New watch alert! As Coronageddon and the smart watch crisis take their toll on the traditional watch industry, you’d think watchmakers would scale back new product, cut the number of model variations, amp-up direct-to-customer comms, hunker down and prepare for the new, smaller market. Nope. The new watch flood continues, including . . .
Seiko Presage SPB171 LE – $2050
It pays to stay new watch alert, as this is the only Seiko with an unobjectionable power reserve indicator. Sure, the dial’s a bit busy, what with the upside down Roman numerals and a second hand shaped like a croissant. But the double-sunk Arita porcelain dial is a babe and the black semi-circle to the left of the indicator somehow makes things right. It’s even better in all-black.
The porcelain Presage is powered by Seiko’s 6R27 caliber. It’s not the Japanese watchmaker’s best effort, but it beats at a smooth-running 28,800 vph. After a full wind, an unmolested SPB171 keeps going for 45 hours. Seiko claims +25 – 15 seconds per day accuracy, so meh. The dial’s the thing. Or not. Your call, but Tinder (i.e., see it in the flesh before you decide to take it home).
The watchmaker that prides itself on accuracy made a halo watch without any aesthetic connection to any of their other products featuring the world’s most useless complication – which has to be seen in action to be appreciated. If then. To OMEGA’s credit, they put the tourbillon in the middle of the 43mm watch and . . . that’s about it.
And then there’s all the technical stuff: Master Chronometer-rated new double-barrel calibre 2640 movement, 15k gauss magnetic resistance (when a Rolex Milgauss is insufficient by a factor of 15), three-day power reserve, 30m water resistance. There’s plenty o’ anti-bling bling; the case, crown, bridges and mainplate are fashioned from 18k gold. All for a lot less than a Patek tourbillon. So there is that.
I know what you’re thinking: $5k for a Citizen watch? The Citizen Caliber 0100 – the world’s most accurate timepiece that doesn’t rely on an external signal – sold out at $16.8k. The F950 is entirely accurate – being GPS-set and all – and it’s also made of Super Titanium™. Unlike so many Citizen GPS models, the F950’s perfectly legible and not desperately ugly.
Considering all the hoopla surrounding Super Titanium™ – we’re going to send it to the moon as a spindly-legged server rack! – it’s strange that no one mentions this 50th Anniversary Citizen’s weight. We’re looking at 47.5mm watch with chunkier links than a tugboat anchor. Also, when did Mao become a place?
Forty-eight-years after the Royal Oak’s debut, Gerald Genta’s groundbreaking design is finally dead. New watch alert! Audemars Piguet threw everything it owns at Genta’s design and then beat it with a ugly stick until it was unrecognizable as an Oak. The Concept’s octagonal bezel is the only indication of its family heritage – which is nowhere near enough to make up for those lugs.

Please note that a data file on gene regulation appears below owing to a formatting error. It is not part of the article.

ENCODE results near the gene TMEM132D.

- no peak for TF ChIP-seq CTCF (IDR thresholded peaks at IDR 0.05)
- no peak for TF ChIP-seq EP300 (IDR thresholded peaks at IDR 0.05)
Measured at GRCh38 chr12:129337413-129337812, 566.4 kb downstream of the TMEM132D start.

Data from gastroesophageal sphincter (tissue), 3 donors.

Not to put too fine a point on it, the sandblasted titanium-cased 44mm Flying Tourbillon GMT is shockingly ugly. I’ve got no beef with the 348-piece Calibre 2954 movement’s accuracy, intricacy or durability. And it’s a bit unfair to pick on this model when AP sells three equally hideous non-flying tourbillons Oaks. But a Royal Oak isn’t a Hublot. ‘Nuff said?
The Autodromo Safari claims to celebrate “the last romantic era of motorsport.” The fact that so many Group B drivers and “spectators” were killed on the “courses” casts some doubt on that claim. Be that as it is, our man Ibis is new watch alert – and hates himself for liking the Safari. “It’s a hipster Hodinkee Worn & Wound bullshit cheap watch, but it’s all pumped up.” O.K. then.
The Safari’s stainless steel integrated bracelet evokes ’80’s Porsche Design. A hardy and hackable Miyota 9015 automatic movement nestles inside a 39mm titanium capsule. Accurate to -10 to +30 seconds per day, the BS2S isn’t a rally driver’s first choice. But the dial was inspired by Lancia Rally 037‘s tachometer, so it will go fast. The watch or the car? You tell me.
BACKFIRE – $650 for two
When it comes to Kickstarter watches, I’m always new watch alert. Make that wary. I approach them with the same skepticism I lavish on politicians’ promises. The BACKFIRE is no exception – especially when 80 percent of the Hong-Kong-based promoter’s images were taken side on. Clocking the pic above it’s easy enough to see why.